Then there’s Qualcomm, which counts China as a $1bn market, has worked with countless local OEMs to support their products and yet now finds itself at the centre of an anti-monopoly investigation which could see it fined in excess of $1bn.
The rule in Beijing seems to be; if you can’t beat ‘em (and China still has some way to go before its chip makers are world class), fine ‘em.
Expect more of the same next year.
So what of the great Chinese invasion? I spoke recently to Deloitte TMT partner William Chou about this.
In the hardware space historically only the likes of ZTE, Lenovo and Huawei had a chance to grow their offerings abroad, but with VC firms now splashing the cash, more innovative local firms will be able to invest in R&D and expand their footprint internationally, he argued.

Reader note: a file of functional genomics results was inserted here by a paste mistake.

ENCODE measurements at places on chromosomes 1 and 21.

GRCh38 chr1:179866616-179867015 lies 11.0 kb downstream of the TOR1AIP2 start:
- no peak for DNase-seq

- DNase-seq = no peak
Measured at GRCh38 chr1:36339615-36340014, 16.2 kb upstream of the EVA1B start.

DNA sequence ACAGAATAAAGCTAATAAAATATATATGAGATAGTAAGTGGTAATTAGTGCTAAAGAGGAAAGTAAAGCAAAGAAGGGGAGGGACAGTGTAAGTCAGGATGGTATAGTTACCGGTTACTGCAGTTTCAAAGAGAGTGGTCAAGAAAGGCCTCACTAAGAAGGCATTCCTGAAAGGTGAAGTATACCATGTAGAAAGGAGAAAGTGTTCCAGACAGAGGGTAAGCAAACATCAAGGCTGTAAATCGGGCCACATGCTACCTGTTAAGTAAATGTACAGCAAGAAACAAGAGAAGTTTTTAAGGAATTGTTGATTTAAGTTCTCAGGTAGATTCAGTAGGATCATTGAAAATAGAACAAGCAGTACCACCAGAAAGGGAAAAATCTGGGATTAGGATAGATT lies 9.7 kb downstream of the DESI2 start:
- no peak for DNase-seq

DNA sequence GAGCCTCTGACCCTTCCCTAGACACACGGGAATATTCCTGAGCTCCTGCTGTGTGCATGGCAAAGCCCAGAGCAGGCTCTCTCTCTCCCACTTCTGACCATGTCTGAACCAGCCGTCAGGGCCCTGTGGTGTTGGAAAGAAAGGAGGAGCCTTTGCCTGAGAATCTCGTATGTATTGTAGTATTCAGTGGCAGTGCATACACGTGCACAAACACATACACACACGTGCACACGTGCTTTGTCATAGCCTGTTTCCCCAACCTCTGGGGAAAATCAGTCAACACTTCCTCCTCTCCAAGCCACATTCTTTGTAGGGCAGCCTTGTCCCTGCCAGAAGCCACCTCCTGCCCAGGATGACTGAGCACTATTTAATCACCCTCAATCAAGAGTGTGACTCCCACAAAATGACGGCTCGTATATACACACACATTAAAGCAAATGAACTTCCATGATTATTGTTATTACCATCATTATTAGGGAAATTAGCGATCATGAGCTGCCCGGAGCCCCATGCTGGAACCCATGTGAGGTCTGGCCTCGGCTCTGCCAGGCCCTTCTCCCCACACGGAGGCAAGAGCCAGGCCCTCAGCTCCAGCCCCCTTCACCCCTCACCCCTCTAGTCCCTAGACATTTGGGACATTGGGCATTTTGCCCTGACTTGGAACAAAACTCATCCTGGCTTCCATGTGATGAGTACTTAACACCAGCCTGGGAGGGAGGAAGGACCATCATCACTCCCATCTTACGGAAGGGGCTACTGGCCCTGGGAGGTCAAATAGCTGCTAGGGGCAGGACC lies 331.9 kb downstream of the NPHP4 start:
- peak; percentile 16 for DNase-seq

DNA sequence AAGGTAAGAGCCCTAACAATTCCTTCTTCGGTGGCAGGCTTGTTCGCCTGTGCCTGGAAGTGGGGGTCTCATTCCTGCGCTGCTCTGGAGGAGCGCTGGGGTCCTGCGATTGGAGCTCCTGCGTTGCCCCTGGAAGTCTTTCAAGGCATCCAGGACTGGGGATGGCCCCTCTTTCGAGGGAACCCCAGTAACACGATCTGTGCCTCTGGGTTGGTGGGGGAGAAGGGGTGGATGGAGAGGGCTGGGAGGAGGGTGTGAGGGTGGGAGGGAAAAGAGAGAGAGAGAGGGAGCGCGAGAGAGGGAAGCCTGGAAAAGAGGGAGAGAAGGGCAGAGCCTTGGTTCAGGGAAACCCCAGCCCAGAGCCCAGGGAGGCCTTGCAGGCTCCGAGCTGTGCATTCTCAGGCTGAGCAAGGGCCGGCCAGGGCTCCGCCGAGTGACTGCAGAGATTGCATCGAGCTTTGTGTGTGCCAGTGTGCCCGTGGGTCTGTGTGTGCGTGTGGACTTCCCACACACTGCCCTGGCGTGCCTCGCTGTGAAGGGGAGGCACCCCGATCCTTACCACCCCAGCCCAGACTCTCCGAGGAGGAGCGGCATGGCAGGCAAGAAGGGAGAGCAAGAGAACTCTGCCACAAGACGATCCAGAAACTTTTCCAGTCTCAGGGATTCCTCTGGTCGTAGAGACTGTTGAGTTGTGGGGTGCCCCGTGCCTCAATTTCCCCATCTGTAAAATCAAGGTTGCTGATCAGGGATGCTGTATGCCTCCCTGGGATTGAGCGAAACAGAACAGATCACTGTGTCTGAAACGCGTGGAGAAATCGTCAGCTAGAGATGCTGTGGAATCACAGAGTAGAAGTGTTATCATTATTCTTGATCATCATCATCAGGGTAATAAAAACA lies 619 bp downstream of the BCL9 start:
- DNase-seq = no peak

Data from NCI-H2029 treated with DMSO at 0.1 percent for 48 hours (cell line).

Coolpad, Meizu and Xiaomi, to name but three, could be names to watch for 2014.
“There are a lot of these smartphone manufacturers but the ones which will be winners are not really the handset manufacturers but the ones which can combine hardware, software and internet services, like Xiaomi,” Chou told me.
Others he mentioned included a Shenzhen-based handset firm looking at JVs in France and South Africa and an unnamed private company “aggressively” looking to expand in the European market.
On the internet side there are fewer potential breakaway global brands which could make a real impact in 2014.
Tencent’s WeChat is definitely one of them, although Chou argued that Google-beater Baidu will struggle as it seeks to “re-engineer its business model from search to mobile internet”.